What is it like performing this play for a military audience versus a civilian audience?
I remember one time in Korea hearing a sergeant major say, “You will attend the theatrical performance of ‘Beyond Glory’ at 1600 hours and you will enjoy it.” That’s not necessarily the best recipe for success as an actor. [laughs] So, you will sometimes get this incredibly upright, almost rigid audience. They’re there, they’re paying attention, and by god, they’re going to take this seriously and they’re not going to laugh. So I had to find a way to open it up and let the whole evening breath — to let them know that they’re not just there to observe, but, in a sense, that theater is a participatory thing in terms of energy and feeling. It’s a different performance. I enjoy doing it that way. I think it almost bears a relationship to stand-up comedy, but having nothing to do with comedy, per se. It always is a singular experience because the military audience has not seen anything that’s quite like this before. I got to say that I can’t recall a time when they weren’t deeply appreciative and deeply responsive, and many of them anxious to express something afterwards to me.
Has your perception of the military evolved over the decade you’ve been performing this for service members?
My perception of the military started out as one of admiration and respect, and, possibly, a sense of idealization. My youth was spent really watching the war films and TV shows that were made in the 40s and 50s, where there was an aspect of idealization and certainly of romanticism of the military. For example, my favorite film, “The Bridge on the River Kwai,” it emphasized the adventure. Now, having spent a lot of time on our military bases, ships, and camps, I’ve seen the day-to-day routine of it. If it is an adventure, it’s an adventure that’s interspersed with lots of moments of inactivity and just sort of routine behavior. But that didn’t come as a surprise to me in any way. I think what I’ve gleaned is that it’s the kind of life that appeals to me with the structure of it, the discipline of it — I like that. It’s a way I could’ve conceivably lived. Really, my perception of the military has only, I’d say, deepened, and so has my respect and admiration. But I do think that it has moved past any kind of romanticized idealism as you see the real toll that it takes and the real role the military plays in our national life.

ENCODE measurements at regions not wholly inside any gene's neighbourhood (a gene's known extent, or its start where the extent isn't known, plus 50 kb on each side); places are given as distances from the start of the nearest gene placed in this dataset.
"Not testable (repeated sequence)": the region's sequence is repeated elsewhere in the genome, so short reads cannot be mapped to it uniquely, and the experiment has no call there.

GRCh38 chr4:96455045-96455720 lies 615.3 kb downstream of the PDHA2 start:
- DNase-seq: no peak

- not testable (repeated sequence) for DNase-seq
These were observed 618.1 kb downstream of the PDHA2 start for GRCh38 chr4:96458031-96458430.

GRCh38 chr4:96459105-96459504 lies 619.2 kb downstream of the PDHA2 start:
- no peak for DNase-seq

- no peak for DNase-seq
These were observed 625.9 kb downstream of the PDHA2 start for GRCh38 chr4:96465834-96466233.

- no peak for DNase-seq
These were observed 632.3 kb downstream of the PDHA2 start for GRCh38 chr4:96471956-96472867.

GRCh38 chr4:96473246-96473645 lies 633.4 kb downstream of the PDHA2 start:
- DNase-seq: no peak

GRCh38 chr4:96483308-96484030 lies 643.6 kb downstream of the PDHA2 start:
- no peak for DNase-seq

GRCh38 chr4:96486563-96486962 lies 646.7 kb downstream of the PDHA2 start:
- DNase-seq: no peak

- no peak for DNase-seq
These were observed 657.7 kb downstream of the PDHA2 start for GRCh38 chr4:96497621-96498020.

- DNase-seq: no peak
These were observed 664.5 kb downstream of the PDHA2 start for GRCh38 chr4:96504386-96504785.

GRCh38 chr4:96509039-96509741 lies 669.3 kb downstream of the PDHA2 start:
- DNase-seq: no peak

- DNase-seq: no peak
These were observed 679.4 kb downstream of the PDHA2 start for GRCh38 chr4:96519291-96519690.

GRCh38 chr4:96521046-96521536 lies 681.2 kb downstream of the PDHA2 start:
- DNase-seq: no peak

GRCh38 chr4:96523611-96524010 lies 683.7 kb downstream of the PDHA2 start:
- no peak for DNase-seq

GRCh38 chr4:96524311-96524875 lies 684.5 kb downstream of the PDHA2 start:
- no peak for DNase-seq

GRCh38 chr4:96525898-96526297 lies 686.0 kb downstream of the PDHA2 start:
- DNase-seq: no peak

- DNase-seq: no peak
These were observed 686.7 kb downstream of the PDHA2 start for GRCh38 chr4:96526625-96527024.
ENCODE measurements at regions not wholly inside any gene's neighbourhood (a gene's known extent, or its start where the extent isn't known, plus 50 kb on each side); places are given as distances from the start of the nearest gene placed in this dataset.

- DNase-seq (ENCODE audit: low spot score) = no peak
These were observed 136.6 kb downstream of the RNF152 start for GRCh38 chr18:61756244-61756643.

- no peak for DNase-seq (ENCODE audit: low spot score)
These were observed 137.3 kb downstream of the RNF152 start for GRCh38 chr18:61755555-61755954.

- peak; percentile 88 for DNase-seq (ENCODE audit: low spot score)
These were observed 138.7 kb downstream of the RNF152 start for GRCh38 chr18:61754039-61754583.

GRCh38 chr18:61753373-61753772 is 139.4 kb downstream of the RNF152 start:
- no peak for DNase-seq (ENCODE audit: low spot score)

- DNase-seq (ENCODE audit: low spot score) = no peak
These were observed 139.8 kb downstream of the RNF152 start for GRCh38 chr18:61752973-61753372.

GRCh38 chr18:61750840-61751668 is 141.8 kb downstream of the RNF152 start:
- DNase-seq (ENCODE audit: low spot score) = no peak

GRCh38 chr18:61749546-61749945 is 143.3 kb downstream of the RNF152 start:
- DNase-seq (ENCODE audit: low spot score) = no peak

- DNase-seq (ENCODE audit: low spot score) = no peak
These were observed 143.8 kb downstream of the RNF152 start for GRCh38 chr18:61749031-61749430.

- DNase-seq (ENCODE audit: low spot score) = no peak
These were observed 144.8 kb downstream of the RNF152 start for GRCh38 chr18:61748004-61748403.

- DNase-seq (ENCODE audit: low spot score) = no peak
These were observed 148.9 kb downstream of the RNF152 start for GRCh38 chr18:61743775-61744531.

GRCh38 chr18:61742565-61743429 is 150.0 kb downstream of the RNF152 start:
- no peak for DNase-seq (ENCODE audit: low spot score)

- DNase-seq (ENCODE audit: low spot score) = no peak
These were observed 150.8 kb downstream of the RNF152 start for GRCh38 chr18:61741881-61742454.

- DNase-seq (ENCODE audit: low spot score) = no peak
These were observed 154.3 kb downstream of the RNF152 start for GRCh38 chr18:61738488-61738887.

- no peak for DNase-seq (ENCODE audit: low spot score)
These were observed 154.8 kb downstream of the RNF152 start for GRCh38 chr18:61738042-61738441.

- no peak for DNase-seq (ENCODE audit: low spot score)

Will we ever see post-9/11 Medal of Honor recipients featured in “Beyond Glory”?
I would never say never to anything. What I have felt certainly up until now and probably for some time is that there is a perspective that only time can bring to things. I think time is a really, really a vital thing. Remember, these are first-person stories that I’m telling in “Beyond Glory”, the most recent of which were in the Vietnam War, which was over 40 years ago. So, part of what I do is old men telling stories of their youth. One of the things that gets added to that is the patent of age — the details that are remembered, and also the details that are unremembered, or even perhaps remembered differently than how they happened in the first place. That’s all part of the equation. The vital thing is that lapse of time, the perspective that distance can give us. That isn’t to say that stories that happened in recent conflicts — Iraq, Afghanistan, Mogadishu — could not be treated and should not be treated dramatically. I just don’t know if I’ll do it in “Beyond Glory.”